Yet, Rick Porcello is still going to pitch next week, so…

“I’m happy with the decision,” Sandoval told “They made the decision. It’s the right decision to help the team win. I’m going to be happy. I’m going to be ready on the bench, get ready for anything. I’m going to get ready during the season to do my job.”


Sandoval wasn’t terrible this spring — he hit .244 with a .767 OPS — but his four errors at third base also reflected how he showed up in Fort Myers, overweight and with a seeming nonchalance that anything that went wrong for him last season wasn’t on his watch. Depending on which metric you focus on, or, hell, even if you watched him last year, Sandoval ended up ranking as the worst player at his position in the American League.

Which, of course, led the man to not focus one iota on his defense over the winter.

“We told him we needed him to come back in better condition,” Farrell said last month upon Sandoval’s weighty arrival. “Along with that, you anticipate there’s some potential for weight to be dropped. But there wasn’t a specific number given where we said, ‘We want you to come in at this weight.’ With every exit interview we tell them these things.”

While Sandoval was feeding his team bloated falsehoods about his offseason workouts, the Red Sox proved just gullible enough to believe the legend of his output. Team owner John Henry tried to reason that Sandoval had showed up to spring training boasting only 17 percent body fat. Nobody has yet to figure out what sort of metric system delivered that dubious claim.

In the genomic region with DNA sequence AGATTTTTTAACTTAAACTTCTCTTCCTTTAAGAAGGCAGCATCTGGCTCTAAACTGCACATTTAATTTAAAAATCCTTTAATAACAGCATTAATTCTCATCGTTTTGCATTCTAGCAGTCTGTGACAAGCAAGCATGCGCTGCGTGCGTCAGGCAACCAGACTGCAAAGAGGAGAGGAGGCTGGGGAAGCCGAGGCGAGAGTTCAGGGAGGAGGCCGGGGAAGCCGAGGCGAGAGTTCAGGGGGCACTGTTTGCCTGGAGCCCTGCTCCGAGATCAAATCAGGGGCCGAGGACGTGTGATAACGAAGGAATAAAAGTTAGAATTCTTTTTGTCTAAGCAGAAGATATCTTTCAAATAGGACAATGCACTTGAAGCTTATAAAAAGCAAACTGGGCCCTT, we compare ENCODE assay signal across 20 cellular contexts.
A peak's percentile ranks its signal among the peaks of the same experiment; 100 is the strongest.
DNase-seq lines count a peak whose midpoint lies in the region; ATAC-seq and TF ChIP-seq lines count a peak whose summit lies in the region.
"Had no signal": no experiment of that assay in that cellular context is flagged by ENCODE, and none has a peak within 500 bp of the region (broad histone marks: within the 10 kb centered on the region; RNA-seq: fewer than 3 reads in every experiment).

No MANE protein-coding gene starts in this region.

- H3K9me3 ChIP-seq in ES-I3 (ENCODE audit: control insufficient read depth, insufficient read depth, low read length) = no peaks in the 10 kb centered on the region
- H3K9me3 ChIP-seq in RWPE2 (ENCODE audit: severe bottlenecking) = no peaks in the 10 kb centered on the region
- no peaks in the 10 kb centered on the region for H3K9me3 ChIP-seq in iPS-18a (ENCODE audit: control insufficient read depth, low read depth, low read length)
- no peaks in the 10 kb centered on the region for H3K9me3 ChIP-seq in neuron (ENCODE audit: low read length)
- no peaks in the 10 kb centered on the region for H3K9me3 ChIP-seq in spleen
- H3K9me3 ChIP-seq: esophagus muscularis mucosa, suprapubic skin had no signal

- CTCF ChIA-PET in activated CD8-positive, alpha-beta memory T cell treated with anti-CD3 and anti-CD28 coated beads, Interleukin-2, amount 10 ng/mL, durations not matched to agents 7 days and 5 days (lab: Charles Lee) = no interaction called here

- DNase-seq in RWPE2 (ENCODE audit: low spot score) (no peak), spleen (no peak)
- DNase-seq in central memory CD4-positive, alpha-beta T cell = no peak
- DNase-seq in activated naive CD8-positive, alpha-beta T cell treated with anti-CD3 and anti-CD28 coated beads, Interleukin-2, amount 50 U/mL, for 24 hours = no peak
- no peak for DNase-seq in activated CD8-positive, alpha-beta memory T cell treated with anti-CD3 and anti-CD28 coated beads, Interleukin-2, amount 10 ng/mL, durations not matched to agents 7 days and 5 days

See, the Red Sox tried. They made excuses for their growing problem at third base, planting stories about his supposed, grueling offseason, even as each boast made them look the more foolish upon Sandoval’s huge arrival in Florida. You can’t blame them. This is, after all, a nearly $100 million investment they made, a maneuver that has translated into $100 million blunder that would go down as the worst contract in Boston’s professional sports history if the same team hadn’t already wasted $142 million on Carl Crawford six years ago.


But even they couldn’t keep up with the delusion. Enter Shaw.

For now.

Make no mistake, this was less about what Sandoval managed at the plate during the spring training schedule and everything to do with him making a mockery of their defense. Sandoval made his bosses look foolish when he showed up to camp, particularly in the wake of Farrell and Co. toeing the line that he’d lost weight in the team’s plea to work on his defense during the offseason.

He did neither.

“As I think Dave and John said, this is a man who has performed at the highest level. He has what it takes to be successful,” Red Sox chairman Tom Werner recently said. “He’s won three World Series, a World Series MVP. I think they’ve handled it well internally. And from my own perspective and the organization’s perspective, what he does starting April 4 (Opening Day) is what’s important.”

As it turns out, Sandoval will have some free time on his hands in Cleveland. Look out ladies of Instagram!

Red Sox prospects in 2016